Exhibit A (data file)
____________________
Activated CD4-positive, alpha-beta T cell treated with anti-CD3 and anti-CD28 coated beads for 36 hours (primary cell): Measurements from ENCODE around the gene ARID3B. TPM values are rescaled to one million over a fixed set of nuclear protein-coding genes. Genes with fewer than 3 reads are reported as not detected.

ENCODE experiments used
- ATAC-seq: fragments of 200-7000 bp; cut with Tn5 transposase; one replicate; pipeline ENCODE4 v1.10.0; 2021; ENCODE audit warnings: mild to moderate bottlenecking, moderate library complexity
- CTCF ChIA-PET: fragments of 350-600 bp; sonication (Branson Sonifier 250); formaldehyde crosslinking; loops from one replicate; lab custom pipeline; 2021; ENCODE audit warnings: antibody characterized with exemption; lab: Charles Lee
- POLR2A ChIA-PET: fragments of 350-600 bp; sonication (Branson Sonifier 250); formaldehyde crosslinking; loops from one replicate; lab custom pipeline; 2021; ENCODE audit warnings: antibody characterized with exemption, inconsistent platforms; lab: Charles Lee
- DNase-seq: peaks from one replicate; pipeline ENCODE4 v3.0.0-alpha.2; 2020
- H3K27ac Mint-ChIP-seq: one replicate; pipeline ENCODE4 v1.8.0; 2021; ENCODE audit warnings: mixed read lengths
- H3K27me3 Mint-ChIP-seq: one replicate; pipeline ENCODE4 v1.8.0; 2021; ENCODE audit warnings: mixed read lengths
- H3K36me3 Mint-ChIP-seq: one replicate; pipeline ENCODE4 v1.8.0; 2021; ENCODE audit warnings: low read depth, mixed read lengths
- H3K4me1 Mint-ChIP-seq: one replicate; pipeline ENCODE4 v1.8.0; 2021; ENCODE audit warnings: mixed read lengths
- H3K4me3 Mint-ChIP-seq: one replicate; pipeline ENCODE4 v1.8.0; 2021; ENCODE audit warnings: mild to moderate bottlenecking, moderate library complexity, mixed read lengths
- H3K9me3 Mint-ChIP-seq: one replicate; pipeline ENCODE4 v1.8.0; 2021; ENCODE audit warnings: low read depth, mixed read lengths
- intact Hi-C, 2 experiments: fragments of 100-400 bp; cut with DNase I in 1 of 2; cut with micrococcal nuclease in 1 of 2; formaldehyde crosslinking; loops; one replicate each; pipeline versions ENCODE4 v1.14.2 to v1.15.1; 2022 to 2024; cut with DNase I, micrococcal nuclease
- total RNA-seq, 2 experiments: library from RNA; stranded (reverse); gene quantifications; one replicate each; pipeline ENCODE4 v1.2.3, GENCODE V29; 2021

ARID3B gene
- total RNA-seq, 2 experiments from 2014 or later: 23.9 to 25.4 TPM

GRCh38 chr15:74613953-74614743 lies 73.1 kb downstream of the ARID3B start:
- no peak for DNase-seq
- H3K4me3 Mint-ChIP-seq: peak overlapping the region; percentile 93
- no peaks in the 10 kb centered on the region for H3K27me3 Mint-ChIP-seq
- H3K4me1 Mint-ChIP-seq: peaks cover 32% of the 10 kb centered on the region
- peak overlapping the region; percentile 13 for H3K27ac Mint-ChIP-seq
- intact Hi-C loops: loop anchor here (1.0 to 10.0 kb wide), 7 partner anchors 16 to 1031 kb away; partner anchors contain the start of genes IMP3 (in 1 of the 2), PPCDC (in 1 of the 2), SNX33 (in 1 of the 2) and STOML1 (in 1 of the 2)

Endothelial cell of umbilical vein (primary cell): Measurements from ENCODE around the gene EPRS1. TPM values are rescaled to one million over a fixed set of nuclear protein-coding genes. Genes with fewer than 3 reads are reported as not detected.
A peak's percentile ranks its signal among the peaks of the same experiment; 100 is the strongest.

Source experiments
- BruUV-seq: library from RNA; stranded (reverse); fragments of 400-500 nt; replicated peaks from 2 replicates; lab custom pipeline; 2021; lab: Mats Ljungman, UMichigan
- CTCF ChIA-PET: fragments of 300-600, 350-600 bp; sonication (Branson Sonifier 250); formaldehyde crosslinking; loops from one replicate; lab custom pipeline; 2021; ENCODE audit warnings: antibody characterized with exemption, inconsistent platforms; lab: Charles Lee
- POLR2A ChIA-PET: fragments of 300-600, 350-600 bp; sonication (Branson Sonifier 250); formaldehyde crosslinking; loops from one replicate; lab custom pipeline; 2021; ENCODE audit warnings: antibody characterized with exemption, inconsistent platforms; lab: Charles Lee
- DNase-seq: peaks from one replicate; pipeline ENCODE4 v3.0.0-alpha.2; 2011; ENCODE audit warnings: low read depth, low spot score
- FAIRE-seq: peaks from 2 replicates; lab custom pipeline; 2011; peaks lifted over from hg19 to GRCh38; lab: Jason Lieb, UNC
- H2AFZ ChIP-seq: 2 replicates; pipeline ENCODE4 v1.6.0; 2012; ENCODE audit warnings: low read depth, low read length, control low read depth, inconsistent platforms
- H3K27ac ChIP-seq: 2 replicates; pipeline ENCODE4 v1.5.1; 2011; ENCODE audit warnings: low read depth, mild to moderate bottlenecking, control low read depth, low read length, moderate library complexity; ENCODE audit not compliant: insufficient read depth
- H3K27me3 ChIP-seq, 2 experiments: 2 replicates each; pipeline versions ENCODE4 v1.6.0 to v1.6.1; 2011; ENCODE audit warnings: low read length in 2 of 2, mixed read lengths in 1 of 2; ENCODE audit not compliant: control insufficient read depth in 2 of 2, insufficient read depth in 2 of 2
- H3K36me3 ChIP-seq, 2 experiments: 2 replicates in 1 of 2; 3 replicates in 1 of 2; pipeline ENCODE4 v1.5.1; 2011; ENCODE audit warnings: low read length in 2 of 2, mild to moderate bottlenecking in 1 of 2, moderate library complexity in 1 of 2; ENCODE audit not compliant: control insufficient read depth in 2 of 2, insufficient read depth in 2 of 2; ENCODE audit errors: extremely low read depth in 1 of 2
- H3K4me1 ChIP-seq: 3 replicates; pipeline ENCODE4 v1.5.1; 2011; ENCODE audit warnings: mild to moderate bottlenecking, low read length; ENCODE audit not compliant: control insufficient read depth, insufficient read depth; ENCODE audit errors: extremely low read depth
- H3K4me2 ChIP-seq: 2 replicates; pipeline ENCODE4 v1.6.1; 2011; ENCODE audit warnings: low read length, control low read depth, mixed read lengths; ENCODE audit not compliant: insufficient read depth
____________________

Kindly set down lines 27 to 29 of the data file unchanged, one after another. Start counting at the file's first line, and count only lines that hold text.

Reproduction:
- BruUV-seq: library from RNA; stranded (reverse); fragments of 400-500 nt; replicated peaks from 2 replicates; lab custom pipeline; 2021; lab: Mats Ljungman, UMichigan
- CTCF ChIA-PET: fragments of 300-600, 350-600 bp; sonication (Branson Sonifier 250); formaldehyde crosslinking; loops from one replicate; lab custom pipeline; 2021; ENCODE audit warnings: antibody characterized with exemption, inconsistent platforms; lab: Charles Lee
- POLR2A ChIA-PET: fragments of 300-600, 350-600 bp; sonication (Branson Sonifier 250); formaldehyde crosslinking; loops from one replicate; lab custom pipeline; 2021; ENCODE audit warnings: antibody characterized with exemption, inconsistent platforms; lab: Charles Lee